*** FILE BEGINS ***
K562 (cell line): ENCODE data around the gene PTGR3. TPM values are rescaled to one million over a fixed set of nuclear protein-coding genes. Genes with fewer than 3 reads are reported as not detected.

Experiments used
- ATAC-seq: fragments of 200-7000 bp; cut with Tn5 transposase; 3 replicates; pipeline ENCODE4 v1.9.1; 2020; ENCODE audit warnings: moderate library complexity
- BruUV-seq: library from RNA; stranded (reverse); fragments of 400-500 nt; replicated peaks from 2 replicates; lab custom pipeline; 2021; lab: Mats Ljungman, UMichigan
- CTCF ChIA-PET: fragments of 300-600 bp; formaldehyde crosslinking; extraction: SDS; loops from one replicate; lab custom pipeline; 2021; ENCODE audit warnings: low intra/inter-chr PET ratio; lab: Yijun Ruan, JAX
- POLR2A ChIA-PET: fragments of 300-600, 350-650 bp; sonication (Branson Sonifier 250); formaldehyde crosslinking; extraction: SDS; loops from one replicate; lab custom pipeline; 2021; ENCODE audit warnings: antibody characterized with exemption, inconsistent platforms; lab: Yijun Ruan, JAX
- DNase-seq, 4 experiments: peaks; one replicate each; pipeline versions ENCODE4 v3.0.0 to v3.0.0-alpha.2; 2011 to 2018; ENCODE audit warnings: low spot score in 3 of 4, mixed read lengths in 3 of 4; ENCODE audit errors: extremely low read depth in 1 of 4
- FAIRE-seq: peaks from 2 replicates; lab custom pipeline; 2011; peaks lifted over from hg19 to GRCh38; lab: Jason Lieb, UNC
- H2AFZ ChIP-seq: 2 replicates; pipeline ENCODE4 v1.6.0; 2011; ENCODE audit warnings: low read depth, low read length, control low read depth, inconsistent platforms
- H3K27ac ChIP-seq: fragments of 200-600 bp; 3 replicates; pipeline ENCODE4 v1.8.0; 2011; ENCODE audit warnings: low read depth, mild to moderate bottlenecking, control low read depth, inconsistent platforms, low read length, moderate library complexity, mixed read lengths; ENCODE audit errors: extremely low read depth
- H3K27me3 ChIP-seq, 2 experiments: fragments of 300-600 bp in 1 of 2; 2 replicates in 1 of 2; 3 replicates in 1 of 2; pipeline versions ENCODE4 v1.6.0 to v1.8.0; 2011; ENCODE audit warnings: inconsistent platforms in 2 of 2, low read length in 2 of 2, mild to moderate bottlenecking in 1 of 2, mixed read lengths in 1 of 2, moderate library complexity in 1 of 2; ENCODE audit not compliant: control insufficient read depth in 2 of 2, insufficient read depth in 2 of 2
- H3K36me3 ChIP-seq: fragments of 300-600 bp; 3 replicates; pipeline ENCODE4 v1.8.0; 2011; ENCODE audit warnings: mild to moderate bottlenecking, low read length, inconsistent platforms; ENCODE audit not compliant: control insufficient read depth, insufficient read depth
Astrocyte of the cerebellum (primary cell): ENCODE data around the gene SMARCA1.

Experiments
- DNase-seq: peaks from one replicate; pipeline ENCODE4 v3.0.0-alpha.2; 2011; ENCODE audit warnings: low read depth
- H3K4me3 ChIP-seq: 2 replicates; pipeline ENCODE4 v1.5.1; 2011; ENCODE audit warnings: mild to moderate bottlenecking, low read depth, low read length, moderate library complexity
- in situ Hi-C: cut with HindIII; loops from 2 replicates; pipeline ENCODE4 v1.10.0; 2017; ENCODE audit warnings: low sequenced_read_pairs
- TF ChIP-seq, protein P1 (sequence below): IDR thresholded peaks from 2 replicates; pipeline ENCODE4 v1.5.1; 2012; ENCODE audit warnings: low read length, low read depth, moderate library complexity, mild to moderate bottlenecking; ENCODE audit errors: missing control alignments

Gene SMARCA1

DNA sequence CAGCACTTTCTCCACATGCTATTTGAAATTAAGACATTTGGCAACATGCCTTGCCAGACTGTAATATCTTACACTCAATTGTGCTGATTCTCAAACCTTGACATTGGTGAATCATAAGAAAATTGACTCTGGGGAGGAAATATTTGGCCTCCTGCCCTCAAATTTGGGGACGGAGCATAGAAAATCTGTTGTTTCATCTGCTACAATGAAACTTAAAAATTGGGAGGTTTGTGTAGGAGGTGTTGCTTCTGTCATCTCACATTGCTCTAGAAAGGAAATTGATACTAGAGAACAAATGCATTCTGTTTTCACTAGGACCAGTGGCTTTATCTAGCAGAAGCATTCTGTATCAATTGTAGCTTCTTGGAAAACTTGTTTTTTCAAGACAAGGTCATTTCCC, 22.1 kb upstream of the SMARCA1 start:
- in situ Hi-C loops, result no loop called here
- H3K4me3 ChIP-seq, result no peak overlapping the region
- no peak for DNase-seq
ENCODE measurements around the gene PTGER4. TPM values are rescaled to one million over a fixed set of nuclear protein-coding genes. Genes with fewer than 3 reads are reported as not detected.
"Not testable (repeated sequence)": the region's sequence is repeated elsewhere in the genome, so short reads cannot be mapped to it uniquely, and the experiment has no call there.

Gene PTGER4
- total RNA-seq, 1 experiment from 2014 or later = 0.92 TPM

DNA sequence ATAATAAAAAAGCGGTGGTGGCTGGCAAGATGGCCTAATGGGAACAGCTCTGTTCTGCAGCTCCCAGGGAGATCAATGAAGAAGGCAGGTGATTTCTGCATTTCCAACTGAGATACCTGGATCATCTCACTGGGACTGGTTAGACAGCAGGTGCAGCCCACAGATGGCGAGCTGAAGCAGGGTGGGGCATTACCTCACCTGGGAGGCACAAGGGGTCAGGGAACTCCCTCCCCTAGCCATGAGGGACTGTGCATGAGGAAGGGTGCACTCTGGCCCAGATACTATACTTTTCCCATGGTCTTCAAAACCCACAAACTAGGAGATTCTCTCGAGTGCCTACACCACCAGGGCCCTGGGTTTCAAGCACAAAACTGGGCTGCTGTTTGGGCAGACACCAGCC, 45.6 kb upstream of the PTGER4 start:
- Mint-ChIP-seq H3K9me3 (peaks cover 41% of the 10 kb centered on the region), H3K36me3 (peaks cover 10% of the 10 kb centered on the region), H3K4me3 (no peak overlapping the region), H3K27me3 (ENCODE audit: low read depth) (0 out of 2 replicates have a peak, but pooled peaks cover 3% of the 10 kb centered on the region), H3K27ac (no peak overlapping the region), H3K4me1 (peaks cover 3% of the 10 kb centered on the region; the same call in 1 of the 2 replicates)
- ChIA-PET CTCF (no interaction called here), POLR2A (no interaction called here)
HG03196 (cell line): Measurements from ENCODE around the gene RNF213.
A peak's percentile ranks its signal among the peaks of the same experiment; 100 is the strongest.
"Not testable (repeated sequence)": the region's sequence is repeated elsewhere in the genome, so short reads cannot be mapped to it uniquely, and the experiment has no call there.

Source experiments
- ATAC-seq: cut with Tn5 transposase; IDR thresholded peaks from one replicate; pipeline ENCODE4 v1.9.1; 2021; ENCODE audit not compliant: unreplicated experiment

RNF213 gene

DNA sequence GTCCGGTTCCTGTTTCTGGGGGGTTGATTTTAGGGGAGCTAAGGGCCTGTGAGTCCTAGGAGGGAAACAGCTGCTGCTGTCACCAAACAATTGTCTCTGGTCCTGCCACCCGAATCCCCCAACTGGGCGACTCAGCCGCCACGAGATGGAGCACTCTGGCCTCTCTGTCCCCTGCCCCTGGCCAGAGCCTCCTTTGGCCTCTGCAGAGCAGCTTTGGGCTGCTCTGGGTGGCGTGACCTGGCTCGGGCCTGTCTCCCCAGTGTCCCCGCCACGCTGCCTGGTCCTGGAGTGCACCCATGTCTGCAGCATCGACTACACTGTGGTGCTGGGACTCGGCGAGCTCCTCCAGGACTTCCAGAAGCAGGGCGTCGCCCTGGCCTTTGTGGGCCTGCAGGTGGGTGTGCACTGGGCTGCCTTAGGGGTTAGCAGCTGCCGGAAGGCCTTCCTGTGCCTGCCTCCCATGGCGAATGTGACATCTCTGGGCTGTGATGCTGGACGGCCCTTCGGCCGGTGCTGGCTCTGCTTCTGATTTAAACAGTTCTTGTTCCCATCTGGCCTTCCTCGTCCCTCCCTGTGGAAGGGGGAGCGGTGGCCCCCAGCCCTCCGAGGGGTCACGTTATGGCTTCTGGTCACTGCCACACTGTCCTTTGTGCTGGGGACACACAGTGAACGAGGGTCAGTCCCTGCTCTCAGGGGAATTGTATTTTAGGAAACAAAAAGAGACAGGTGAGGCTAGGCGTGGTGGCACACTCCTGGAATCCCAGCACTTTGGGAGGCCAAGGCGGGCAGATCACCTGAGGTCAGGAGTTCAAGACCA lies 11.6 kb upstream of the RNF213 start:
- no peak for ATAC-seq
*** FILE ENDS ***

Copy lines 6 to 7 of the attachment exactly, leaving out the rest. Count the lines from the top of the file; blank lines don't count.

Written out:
- POLR2A ChIA-PET: fragments of 300-600, 350-650 bp; sonication (Branson Sonifier 250); formaldehyde crosslinking; extraction: SDS; loops from one replicate; lab custom pipeline; 2021; ENCODE audit warnings: antibody characterized with exemption, inconsistent platforms; lab: Yijun Ruan, JAX
- DNase-seq, 4 experiments: peaks; one replicate each; pipeline versions ENCODE4 v3.0.0 to v3.0.0-alpha.2; 2011 to 2018; ENCODE audit warnings: low spot score in 3 of 4, mixed read lengths in 3 of 4; ENCODE audit errors: extremely low read depth in 1 of 4